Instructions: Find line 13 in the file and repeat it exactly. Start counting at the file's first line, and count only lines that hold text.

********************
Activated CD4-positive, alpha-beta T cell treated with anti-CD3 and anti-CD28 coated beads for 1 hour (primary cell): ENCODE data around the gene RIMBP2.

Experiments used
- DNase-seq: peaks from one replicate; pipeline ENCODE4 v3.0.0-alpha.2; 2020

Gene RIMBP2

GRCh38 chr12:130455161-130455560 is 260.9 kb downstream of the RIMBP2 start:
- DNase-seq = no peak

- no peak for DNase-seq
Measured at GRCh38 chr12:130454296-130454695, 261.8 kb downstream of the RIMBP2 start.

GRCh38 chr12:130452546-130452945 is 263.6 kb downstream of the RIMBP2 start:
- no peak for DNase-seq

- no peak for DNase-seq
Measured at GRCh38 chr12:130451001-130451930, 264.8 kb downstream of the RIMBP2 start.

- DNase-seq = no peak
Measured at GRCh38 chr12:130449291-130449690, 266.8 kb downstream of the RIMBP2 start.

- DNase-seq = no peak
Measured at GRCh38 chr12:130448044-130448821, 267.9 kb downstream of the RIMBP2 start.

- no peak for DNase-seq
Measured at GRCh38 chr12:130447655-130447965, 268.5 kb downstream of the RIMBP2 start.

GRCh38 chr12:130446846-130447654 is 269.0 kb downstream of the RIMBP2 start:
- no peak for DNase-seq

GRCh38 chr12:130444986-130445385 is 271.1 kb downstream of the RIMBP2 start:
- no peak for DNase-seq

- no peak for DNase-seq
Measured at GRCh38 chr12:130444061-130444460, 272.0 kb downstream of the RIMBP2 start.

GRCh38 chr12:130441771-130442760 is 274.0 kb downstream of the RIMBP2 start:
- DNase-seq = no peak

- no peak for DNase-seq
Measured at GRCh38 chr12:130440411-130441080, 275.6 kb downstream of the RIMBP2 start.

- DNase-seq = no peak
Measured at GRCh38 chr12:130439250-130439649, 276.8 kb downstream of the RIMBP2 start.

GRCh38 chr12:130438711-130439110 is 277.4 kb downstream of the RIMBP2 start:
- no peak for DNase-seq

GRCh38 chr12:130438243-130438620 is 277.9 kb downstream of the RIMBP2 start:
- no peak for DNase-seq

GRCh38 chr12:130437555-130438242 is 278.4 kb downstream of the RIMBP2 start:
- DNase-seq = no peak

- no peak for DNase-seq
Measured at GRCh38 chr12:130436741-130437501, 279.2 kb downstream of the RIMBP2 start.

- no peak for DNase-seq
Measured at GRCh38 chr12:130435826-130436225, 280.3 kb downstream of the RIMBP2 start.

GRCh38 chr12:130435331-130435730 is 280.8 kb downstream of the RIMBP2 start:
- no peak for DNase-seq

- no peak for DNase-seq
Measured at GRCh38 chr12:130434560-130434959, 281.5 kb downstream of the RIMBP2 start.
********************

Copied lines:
- DNase-seq = no peak